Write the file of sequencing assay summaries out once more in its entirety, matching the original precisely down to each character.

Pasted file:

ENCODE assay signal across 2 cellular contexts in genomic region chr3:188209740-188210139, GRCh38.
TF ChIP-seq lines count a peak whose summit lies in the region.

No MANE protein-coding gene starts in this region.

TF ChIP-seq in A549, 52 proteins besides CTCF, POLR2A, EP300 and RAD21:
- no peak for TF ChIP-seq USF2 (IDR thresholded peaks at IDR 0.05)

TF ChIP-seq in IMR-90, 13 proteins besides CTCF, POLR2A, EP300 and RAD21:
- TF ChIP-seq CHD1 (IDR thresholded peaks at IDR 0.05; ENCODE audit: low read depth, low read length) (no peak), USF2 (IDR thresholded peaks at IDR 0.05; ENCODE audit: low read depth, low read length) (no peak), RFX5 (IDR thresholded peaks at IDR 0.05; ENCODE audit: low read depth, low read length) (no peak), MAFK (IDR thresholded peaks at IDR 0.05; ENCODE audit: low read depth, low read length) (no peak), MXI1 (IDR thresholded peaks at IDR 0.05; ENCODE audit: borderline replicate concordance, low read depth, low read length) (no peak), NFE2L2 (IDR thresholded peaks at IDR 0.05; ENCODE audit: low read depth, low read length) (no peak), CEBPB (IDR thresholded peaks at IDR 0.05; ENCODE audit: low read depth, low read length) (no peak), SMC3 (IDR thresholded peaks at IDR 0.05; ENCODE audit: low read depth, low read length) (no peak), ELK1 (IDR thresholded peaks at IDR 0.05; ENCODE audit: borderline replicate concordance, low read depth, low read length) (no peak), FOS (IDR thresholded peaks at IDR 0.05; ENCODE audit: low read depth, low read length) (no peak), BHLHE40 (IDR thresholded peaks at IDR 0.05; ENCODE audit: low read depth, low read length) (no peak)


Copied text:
ENCODE assay signal across 2 cellular contexts in genomic region chr3:188209740-188210139, GRCh38.
TF ChIP-seq lines count a peak whose summit lies in the region.

No MANE protein-coding gene starts in this region.

TF ChIP-seq in A549, 52 proteins besides CTCF, POLR2A, EP300 and RAD21:
- no peak for TF ChIP-seq USF2 (IDR thresholded peaks at IDR 0.05)

TF ChIP-seq in IMR-90, 13 proteins besides CTCF, POLR2A, EP300 and RAD21:
- TF ChIP-seq CHD1 (IDR thresholded peaks at IDR 0.05; ENCODE audit: low read depth, low read length) (no peak), USF2 (IDR thresholded peaks at IDR 0.05; ENCODE audit: low read depth, low read length) (no peak), RFX5 (IDR thresholded peaks at IDR 0.05; ENCODE audit: low read depth, low read length) (no peak), MAFK (IDR thresholded peaks at IDR 0.05; ENCODE audit: low read depth, low read length) (no peak), MXI1 (IDR thresholded peaks at IDR 0.05; ENCODE audit: borderline replicate concordance, low read depth, low read length) (no peak), NFE2L2 (IDR thresholded peaks at IDR 0.05; ENCODE audit: low read depth, low read length) (no peak), CEBPB (IDR thresholded peaks at IDR 0.05; ENCODE audit: low read depth, low read length) (no peak), SMC3 (IDR thresholded peaks at IDR 0.05; ENCODE audit: low read depth, low read length) (no peak), ELK1 (IDR thresholded peaks at IDR 0.05; ENCODE audit: borderline replicate concordance, low read depth, low read length) (no peak), FOS (IDR thresholded peaks at IDR 0.05; ENCODE audit: low read depth, low read length) (no peak), BHLHE40 (IDR thresholded peaks at IDR 0.05; ENCODE audit: low read depth, low read length) (no peak)